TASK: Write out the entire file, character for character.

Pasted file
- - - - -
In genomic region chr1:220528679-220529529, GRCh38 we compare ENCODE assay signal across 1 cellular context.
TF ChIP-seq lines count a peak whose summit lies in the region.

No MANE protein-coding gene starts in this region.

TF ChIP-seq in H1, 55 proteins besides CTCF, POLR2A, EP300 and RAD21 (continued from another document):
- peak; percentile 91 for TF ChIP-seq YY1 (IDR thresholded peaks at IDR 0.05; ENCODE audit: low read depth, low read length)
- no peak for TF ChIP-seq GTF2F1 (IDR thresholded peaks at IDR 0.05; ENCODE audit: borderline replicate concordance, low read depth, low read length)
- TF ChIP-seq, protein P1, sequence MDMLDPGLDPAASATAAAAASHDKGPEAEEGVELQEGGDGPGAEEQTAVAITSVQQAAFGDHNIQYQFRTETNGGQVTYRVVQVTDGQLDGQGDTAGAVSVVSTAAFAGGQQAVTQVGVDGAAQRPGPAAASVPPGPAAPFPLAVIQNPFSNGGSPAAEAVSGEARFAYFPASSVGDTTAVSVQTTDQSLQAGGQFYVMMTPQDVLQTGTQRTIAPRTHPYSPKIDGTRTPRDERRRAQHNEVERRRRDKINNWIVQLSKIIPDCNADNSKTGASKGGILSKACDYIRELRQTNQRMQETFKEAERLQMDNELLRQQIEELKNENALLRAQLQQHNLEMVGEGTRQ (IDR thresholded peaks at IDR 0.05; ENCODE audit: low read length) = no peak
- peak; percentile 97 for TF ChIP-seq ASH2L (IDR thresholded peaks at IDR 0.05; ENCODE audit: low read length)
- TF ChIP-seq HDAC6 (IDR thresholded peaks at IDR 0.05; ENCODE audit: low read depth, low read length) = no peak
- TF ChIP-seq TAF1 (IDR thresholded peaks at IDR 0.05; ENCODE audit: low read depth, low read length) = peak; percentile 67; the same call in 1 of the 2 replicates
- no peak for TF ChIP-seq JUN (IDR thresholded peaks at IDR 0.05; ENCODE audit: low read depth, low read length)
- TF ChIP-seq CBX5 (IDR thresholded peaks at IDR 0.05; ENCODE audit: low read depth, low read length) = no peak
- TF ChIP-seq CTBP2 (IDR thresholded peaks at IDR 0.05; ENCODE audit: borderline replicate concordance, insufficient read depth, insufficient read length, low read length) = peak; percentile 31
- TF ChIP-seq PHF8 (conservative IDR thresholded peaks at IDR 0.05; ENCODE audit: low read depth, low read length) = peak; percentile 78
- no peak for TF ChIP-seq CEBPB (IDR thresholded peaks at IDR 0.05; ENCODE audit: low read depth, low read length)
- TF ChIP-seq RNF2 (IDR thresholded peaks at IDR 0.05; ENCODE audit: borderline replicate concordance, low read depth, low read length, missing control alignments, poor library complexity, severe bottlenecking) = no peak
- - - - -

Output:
In genomic region chr1:220528679-220529529, GRCh38 we compare ENCODE assay signal across 1 cellular context.
TF ChIP-seq lines count a peak whose summit lies in the region.

No MANE protein-coding gene starts in this region.

TF ChIP-seq in H1, 55 proteins besides CTCF, POLR2A, EP300 and RAD21 (continued from another document):
- peak; percentile 91 for TF ChIP-seq YY1 (IDR thresholded peaks at IDR 0.05; ENCODE audit: low read depth, low read length)
- no peak for TF ChIP-seq GTF2F1 (IDR thresholded peaks at IDR 0.05; ENCODE audit: borderline replicate concordance, low read depth, low read length)
- TF ChIP-seq, protein P1, sequence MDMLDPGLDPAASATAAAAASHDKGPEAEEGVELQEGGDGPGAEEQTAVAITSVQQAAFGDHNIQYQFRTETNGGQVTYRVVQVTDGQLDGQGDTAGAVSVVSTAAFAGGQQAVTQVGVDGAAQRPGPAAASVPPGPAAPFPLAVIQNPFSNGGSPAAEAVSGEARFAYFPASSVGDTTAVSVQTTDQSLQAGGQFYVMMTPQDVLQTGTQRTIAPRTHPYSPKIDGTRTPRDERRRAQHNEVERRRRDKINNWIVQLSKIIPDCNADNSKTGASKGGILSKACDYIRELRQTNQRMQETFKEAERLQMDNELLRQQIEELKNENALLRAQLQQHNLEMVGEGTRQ (IDR thresholded peaks at IDR 0.05; ENCODE audit: low read length) = no peak
- peak; percentile 97 for TF ChIP-seq ASH2L (IDR thresholded peaks at IDR 0.05; ENCODE audit: low read length)
- TF ChIP-seq HDAC6 (IDR thresholded peaks at IDR 0.05; ENCODE audit: low read depth, low read length) = no peak
- TF ChIP-seq TAF1 (IDR thresholded peaks at IDR 0.05; ENCODE audit: low read depth, low read length) = peak; percentile 67; the same call in 1 of the 2 replicates
- no peak for TF ChIP-seq JUN (IDR thresholded peaks at IDR 0.05; ENCODE audit: low read depth, low read length)
- TF ChIP-seq CBX5 (IDR thresholded peaks at IDR 0.05; ENCODE audit: low read depth, low read length) = no peak
- TF ChIP-seq CTBP2 (IDR thresholded peaks at IDR 0.05; ENCODE audit: borderline replicate concordance, insufficient read depth, insufficient read length, low read length) = peak; percentile 31
- TF ChIP-seq PHF8 (conservative IDR thresholded peaks at IDR 0.05; ENCODE audit: low read depth, low read length) = peak; percentile 78
- no peak for TF ChIP-seq CEBPB (IDR thresholded peaks at IDR 0.05; ENCODE audit: low read depth, low read length)
- TF ChIP-seq RNF2 (IDR thresholded peaks at IDR 0.05; ENCODE audit: borderline replicate concordance, low read depth, low read length, missing control alignments, poor library complexity, severe bottlenecking) = no peak